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Arnsberg is located in Germany
Location of Arnsberg in Germany

Arnsberg is located in North Rhine-Westphalia
Location of Arnsberg in North Rhine-Westphalia
Coordinates: 51°23′0″N 8°5′0″E / 51.383333, 8.083333
Country Germany
Land North Rhine-Westphalia
Regierungsbezirk Arnsberg
Landkreis Hochsauerland
 • Mayor Hans-Josef Vogel (CDU)
 • Total 193.45 km2 (74.69 sq mi)
Elevation 212 m (696 ft)
Population (2009)
 • Total 75,000
 • Density 390/km2 (1,000/sq mi)
Vehicle registration HSK

Jewish cemetery.

Arnsberg is a town in the Hochsauerland District district, in North Rhine-Westphalia, Germany. It is the location of the Regierungsbezirk Arnsberg's administration and one of the three local administration offices of the Hochsauerlandkreis.


Arnsberg is located in the north-east of the Sauerland in the Ruhr river valley. The river Ruhr makes a sinuosity in the south of the old town of the old city of Arnsberg. The town is nearly completely encircled by forrest, and in the north there is the natural park "Arnsberger Wald". The main road to reach Arnsberg is the Federal Motorway 46. It connects Arnsberg to Brilon in the east and (using the Federal Motorway 445) Werl in the west. The city spans a distance of up to 13 kilometres (8.1 mi) from the southern to the northern limits.



Arnsberg was first mentioned in 789 in the Carolingian records (Urbar) as part of the abbey of Werden. Arnsberg was built by the counts of Werl in the 11th century. They built a castle there whose remains can still be visited and are occasionally used for public celebrations. It was completely destroyed in the Seven years war in 1769.

In the 12th century, old Arnsberg became the seat of Westphalian jurisdiction (whose coat of arms is up to the present still used by the Hochsauerlandkreis). Later, the city lost its independence and belonged to the Cologne area when their archbishops reigned the area. In 1816, it came under Prussian rule and was made a local administrative centre.

The current city of Arnsberg was created in 1975 by merging 14 cities and municipalities into one city. Old Arnsberg itself and Neheim-Hüsten are the two urban parts, while the other parts are very rural. Neheim and Hüsten had been merged in 1941.

In the Second World War, Arnsberg first suffered widespread destruction and catastrophic loss of lives when British bombardment breached the dam of the Möhnesee reservoir in the night from 16 to 17 May 1943 (Operation Chastise). The nearby Abbey Himmelpforten was completely washed away.

Later, dozens of Arnsberg citizens were killed in several British air raids aimed at destroying the railway viaduct. The targets were finally destroyed on March 19, 1945 using a Grand Slam bomb.

Also see: Möhne Reservoir.


In Arnsberg is operating the internationally renown Kunstverein Arnsberg. Founded in 1987 and devoted to Contemporary Art, Kunstverein Arnsberg has presented solo exhibitions by artists as George Baselitz, Thomas Ruff, Karin Sander, Dan Perjovschi, Boris Mikhailov, Gregor Schneider, Erwin Wurm, The Turner Prize winner Susan Philipsz and The Marcel Duchamp Prize winner Laurent Grasso.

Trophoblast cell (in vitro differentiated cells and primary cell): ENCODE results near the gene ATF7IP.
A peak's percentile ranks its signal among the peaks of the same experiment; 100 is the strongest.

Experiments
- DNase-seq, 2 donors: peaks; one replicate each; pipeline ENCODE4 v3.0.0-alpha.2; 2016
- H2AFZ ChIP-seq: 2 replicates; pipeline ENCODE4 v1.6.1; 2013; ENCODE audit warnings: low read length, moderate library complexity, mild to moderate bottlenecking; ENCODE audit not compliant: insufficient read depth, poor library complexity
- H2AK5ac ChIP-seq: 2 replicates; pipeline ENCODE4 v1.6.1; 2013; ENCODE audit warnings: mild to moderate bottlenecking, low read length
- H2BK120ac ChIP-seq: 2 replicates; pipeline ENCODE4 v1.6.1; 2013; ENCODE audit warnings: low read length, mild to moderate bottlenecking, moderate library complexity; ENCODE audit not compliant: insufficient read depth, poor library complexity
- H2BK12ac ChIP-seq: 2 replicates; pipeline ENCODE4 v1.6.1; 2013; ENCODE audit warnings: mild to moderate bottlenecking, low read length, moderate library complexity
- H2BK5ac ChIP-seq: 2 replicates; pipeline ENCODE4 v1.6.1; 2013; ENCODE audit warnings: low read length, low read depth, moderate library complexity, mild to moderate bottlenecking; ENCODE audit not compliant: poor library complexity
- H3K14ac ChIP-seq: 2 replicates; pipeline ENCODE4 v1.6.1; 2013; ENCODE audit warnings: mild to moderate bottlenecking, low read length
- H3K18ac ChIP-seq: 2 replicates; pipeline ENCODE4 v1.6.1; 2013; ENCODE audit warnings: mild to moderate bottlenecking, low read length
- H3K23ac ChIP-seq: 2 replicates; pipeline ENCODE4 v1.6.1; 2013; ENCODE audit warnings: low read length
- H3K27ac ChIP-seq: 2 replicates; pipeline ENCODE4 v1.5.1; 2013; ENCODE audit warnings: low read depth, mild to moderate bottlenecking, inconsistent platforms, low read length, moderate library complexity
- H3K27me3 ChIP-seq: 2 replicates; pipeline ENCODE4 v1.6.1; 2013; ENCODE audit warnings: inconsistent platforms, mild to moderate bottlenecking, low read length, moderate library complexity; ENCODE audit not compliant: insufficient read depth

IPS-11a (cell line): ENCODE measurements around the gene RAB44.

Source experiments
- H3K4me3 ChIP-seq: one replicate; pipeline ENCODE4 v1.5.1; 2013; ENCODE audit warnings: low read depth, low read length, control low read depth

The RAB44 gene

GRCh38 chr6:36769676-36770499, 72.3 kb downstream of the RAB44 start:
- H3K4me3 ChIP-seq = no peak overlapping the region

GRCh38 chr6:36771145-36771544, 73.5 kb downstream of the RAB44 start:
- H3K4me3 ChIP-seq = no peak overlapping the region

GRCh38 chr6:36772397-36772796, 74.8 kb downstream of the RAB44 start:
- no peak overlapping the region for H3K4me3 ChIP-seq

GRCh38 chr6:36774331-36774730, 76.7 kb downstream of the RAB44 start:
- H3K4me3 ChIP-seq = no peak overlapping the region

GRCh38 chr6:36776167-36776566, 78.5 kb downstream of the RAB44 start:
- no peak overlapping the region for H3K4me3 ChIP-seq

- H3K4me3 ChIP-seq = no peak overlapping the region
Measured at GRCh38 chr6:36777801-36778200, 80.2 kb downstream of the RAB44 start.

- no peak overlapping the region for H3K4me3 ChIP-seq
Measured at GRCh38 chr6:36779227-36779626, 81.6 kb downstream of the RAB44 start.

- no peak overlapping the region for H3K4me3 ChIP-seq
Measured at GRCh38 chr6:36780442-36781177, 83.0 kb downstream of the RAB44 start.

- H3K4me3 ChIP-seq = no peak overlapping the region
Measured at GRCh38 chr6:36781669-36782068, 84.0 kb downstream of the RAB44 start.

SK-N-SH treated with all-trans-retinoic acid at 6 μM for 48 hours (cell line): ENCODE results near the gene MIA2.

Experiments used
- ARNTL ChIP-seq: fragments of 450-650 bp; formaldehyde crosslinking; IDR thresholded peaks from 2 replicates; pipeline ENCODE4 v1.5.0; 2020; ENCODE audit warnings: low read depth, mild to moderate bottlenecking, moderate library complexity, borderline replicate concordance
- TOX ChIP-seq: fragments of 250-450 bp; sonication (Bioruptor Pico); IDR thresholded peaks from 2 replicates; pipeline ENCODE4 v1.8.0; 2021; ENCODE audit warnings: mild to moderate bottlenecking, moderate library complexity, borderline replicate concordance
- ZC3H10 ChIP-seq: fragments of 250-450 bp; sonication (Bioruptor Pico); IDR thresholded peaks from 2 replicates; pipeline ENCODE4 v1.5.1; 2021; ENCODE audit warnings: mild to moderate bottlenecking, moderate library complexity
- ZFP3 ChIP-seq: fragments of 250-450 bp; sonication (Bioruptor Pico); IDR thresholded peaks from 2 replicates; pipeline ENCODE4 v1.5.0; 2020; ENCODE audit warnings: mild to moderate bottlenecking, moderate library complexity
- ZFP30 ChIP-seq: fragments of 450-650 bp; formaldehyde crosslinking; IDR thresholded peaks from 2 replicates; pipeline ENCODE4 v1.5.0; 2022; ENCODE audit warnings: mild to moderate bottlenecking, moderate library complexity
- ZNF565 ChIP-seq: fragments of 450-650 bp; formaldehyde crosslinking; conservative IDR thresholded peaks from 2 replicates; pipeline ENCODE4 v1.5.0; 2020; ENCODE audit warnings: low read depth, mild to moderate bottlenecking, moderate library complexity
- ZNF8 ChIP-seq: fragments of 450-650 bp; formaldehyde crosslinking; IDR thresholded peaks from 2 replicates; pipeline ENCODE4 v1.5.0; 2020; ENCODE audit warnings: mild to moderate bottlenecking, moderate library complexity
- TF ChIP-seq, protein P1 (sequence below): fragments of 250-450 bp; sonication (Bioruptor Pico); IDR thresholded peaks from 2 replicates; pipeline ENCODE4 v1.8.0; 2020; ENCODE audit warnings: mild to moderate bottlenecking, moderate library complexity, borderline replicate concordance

• Trilux

Neighbouring municipalities[]

  • Ense
  • Möhnesee
  • Warstein
  • Meschede
  • Sundern
  • Balve
  • Menden

Division of the town[]

After the local government reforms of 1975 Arnsberg consists of 15 districts:

  • Neheim (23.448 inhabitants)
  • Arnsberg (19.355 inhabitants)
  • Hüsten (11.304 inhabitants)
  • Oeventrop (6.713 inhabitants)
  • Herdringen (4.118 inhabitants)
  • Bruchhausen (3.337 inhabitants)
  • Müschede (2.870 inhabitants)
  • Voßwinkel (2.523 inhabitants)
  • Niedereimer (2.082 inhabitants)
  • Holzen (2.022 inhabitants)
  • Rumbeck (1.305 inhabitants)
  • Wennigloh (1.004 inhabitants)
  • Bachum (959 inhabitants)
  • Breitenbruch (219 inhabitants)
  • Uentrop (346 inhabitants)


Arnsberg's population is mostly Roman Catholic. Catholic churches include the "Probsteikirche" or the "Heilig-Kreuz Kirche"; a Protestant churches is the "Auferstehungskirche". Minor religious groups include a New Apostolic congregation. Cemeteries are mostly Catholic but there is also a Jewish one.

City crest[]

The arms of the city depict a white eagle on a blue field. Earlier it was a white eagle on a red field, used by the counts of Arnsberg and for the first time used by the city in 1278. In the 17th century the red was changed to blue, reflecting the Bavarian blue of the House of Wittelsbach.

International relations[]

Arnsberg is twinned with:

Persons of interest[]

  • Fritz Cremer, artist
  • Andrea Fischer, politician
  • Franz Friedrich Wilhelm von Fürstenberg, politician
  • Hans Bernd Gisevius, diplomat
  • Wilhelm Hasenclever, politician
  • Friedrich Merz, politician
  • Franz Müntefering, politician
  • Franz Stock, priest

External links[]



Deutsch: Arnsberg
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